I started out these blogs from San Antonio saying that it did not seem as though there would be any big news out of this meeting. (Note: The â€œnewsâ€ the media cover isnâ€™t always groundbreaking or significant.. What you read and hear about often is influenced more by a companyâ€™s PR efforts than by what is actually scientifically or clinically important.) But I think was wrong.There is definitely a paradigm shift occurring in how we think about breast cancer. For decades, we have assumed that all breast cancer was the same. We thought that, basically, a cell went â€œbadâ€ through a series of chance mutations and then went on to behave like a cancer cell. We tried to determine whether the cancer had spread by looking at the lymph nodes and other characteristics of the cancer, and then we added increasingly more toxic therapy to kill it.
Currently, our thinking is that there are at least five, and maybe more, different subtypes of breast cancer (based on whether the tumor is ER, PR or HER2 positive or negative). In turn, we routinely use targeted treatmentsâ€”giving women with HER2-positive tumors Herceptin and those with ER or PR positive tumors hormone therapyâ€”to treat the subtype of cancer they have. Weâ€™ve also believed that these different tumors types were the result of a process that occurred as a cancer developed. But we may need to rethink this, too!
Thea Tlsty, PhD, a pathologist at the University of California, San Francisco (UCSF) Comprehensive Cancer Center, gave a late-breaking presentation on her work with ductal carcinoma in situ (DCIS). Dr. Tlsty conducted a large, retrospective study of 1460 women who had been diagnosed with DCIS. Of this group of women, 1102 had no subsequent tumors while 358 had a recurrence. Of those, 194 were diagnosed with more DCIS while 164 were diagnosed with an invasive tumor. All of the women had been diagnosed in the 1980s, and the only treatment they had was surgery. Dr. Tlsty tried to figure out if she could identify a group of biomarkers that could predict who had the kind of DCIS that recurred as invasive and who did not.
Ultimately, she was able to identify markers that did pretty well at predicting which DCIS would come back as invasive cancer. But even more interesting was that the biomarkers predicted a subset of breast cancers that we refer to as basal-like tumors, and which are known to be very aggressive. Why is this so exciting? Not only because it would be wonderful to be able to figure out which DCIS needs aggressive treatment and which does not, but also because it says that the different kinds of cancers start way earlier in the precancerous stage. If you are a shy kid you grow up to become a shy adult not an aggressive adult. Similarly, if you are an aggressive DCIS you grow up to be an aggressive tumor! This , in turn, may mean that targeted therapies are as important for treating DCIS as they are for treating invasive cancer!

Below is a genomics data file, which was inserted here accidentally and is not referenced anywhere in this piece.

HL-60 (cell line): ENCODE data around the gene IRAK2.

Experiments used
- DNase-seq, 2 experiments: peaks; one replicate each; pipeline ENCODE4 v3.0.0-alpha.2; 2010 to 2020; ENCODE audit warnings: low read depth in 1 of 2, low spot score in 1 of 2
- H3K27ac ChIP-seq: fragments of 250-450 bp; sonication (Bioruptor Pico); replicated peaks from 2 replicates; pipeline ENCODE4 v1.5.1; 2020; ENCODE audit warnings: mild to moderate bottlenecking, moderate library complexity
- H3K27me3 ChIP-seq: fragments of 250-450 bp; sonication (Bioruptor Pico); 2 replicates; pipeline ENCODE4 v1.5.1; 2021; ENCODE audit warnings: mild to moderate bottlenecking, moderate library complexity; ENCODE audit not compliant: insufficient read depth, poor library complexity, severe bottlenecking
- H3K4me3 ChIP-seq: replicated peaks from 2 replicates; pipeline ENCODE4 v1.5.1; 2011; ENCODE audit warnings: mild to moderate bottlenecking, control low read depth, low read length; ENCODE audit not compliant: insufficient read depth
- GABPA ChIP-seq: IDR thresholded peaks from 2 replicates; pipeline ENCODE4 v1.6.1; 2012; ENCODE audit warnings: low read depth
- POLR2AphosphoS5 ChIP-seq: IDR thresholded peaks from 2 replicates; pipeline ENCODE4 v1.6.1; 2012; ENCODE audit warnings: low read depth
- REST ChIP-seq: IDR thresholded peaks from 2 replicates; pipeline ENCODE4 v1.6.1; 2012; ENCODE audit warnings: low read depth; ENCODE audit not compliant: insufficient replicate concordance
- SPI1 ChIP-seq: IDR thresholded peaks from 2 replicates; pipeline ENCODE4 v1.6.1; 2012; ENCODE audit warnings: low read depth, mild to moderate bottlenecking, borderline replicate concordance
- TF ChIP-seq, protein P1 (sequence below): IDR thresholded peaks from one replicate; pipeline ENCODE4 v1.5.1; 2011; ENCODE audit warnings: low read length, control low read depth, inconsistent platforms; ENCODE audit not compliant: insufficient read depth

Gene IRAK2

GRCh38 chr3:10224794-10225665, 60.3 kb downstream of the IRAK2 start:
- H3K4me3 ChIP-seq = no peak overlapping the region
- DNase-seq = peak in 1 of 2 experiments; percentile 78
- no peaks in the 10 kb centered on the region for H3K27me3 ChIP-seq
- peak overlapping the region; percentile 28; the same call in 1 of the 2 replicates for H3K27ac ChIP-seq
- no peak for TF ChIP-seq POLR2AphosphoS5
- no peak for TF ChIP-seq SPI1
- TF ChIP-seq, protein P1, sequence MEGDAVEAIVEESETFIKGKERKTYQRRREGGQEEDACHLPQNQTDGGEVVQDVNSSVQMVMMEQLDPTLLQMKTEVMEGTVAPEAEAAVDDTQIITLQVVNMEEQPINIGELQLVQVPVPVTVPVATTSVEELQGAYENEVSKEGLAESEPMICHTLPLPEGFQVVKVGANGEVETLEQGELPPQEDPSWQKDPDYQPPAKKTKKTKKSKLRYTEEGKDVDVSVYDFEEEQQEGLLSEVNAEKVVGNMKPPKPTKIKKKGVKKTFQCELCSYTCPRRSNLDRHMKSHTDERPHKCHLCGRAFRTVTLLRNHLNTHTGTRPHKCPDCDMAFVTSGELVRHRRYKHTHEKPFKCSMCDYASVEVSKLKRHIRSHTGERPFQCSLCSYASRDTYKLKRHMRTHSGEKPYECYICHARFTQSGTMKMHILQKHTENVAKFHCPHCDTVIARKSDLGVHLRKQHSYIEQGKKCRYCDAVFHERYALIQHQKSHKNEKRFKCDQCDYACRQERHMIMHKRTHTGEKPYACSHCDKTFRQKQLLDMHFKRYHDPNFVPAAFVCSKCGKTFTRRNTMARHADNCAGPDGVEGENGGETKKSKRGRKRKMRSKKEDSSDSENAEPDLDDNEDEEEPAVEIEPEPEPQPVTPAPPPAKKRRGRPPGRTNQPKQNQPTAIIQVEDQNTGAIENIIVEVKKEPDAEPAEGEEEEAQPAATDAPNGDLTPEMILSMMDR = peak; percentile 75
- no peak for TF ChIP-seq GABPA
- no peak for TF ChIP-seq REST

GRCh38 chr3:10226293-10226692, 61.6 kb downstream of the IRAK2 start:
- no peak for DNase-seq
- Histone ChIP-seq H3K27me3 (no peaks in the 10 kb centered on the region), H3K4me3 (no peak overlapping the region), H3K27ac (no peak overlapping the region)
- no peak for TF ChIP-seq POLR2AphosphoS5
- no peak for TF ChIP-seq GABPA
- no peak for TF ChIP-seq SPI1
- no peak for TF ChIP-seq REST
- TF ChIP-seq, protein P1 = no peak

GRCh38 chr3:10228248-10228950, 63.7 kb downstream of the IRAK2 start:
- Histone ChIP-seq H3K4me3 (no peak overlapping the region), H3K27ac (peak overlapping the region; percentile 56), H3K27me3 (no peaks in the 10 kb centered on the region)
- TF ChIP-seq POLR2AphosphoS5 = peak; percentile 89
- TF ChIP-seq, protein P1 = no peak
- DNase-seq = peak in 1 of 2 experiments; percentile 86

This new thinking was also highlighted by the Genomic Health presentations, which showed that their Oncotype DX Recurrence Score was as accurate in women with ER-positive tumors and positive nodes as it had been in the women with negative nodes. This does not just mean we have a new test. Instead, it means that nodes are much less important than we thought in dictating which treatment is indicated! Itâ€™s the tumor biology that matters most and should determine treatment strategies.
As Genomic Health reported, the women with a low recurrence score who were node positive benefited from hormonal therapy but not from chemotherapy, whereas the women with a high recurrence score did better with chemotherapy. This means using node status to decide whether a woman should have chemotherapy or hormone therapy is probably not relevant. Whether the cancer has spread to the nodes may be helpful in determining a womanâ€™s prognosis, but it does not appear that itâ€™s an appropriate way to determine treatment. This means that our hypothesis, which had been that if the cancer has spread to the nodes, the more aggressive the treatment has to be, is probably not true.
Against this background the talks about refining the sentinel node technique seemed a little out of date. We are still arguing about what constitutes a positive sentinel node. Do a couple of cells (<.2mm) matter? How about micro (.2-2mm) metastateses? The studies presented here suggested that sentinel node metastases over 2 mm clearly does matter but maybe the others do not. Since most of the women in these studies had been treated with chemotherapy, the findings are difficult to interpret. However, a larger randomized controlled study is underway that will answer this question.
The bigger issue: By the time we get the answer, will it really matter? If the biology determines which treatment is indicated, will nodes be as important as they once were? Stay tuned! The great thing is that we continue to question, explore, and challenge our assumptions in an attempt to make more progress in breast cancer, and that is the fun of San Antonio!